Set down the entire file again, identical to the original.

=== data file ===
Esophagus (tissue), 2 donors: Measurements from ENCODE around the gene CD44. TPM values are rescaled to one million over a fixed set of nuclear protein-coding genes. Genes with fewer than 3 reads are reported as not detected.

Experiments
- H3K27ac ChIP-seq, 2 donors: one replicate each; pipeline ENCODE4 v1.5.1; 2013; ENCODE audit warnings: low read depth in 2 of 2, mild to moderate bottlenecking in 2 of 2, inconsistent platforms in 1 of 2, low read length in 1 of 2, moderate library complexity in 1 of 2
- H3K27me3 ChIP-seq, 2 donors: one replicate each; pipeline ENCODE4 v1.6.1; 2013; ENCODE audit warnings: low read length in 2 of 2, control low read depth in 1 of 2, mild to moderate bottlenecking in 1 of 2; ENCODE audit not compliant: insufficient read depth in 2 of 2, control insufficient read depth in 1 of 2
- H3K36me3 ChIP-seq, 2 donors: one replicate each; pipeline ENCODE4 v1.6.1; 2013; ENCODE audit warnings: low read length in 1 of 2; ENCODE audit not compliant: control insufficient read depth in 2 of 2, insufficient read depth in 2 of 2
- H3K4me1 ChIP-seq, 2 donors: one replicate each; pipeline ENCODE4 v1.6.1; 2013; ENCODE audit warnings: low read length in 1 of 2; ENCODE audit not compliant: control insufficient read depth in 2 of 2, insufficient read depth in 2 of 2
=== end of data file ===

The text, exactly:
Esophagus (tissue), 2 donors: Measurements from ENCODE around the gene CD44. TPM values are rescaled to one million over a fixed set of nuclear protein-coding genes. Genes with fewer than 3 reads are reported as not detected.

Experiments
- H3K27ac ChIP-seq, 2 donors: one replicate each; pipeline ENCODE4 v1.5.1; 2013; ENCODE audit warnings: low read depth in 2 of 2, mild to moderate bottlenecking in 2 of 2, inconsistent platforms in 1 of 2, low read length in 1 of 2, moderate library complexity in 1 of 2
- H3K27me3 ChIP-seq, 2 donors: one replicate each; pipeline ENCODE4 v1.6.1; 2013; ENCODE audit warnings: low read length in 2 of 2, control low read depth in 1 of 2, mild to moderate bottlenecking in 1 of 2; ENCODE audit not compliant: insufficient read depth in 2 of 2, control insufficient read depth in 1 of 2
- H3K36me3 ChIP-seq, 2 donors: one replicate each; pipeline ENCODE4 v1.6.1; 2013; ENCODE audit warnings: low read length in 1 of 2; ENCODE audit not compliant: control insufficient read depth in 2 of 2, insufficient read depth in 2 of 2
- H3K4me1 ChIP-seq, 2 donors: one replicate each; pipeline ENCODE4 v1.6.1; 2013; ENCODE audit warnings: low read length in 1 of 2; ENCODE audit not compliant: control insufficient read depth in 2 of 2, insufficient read depth in 2 of 2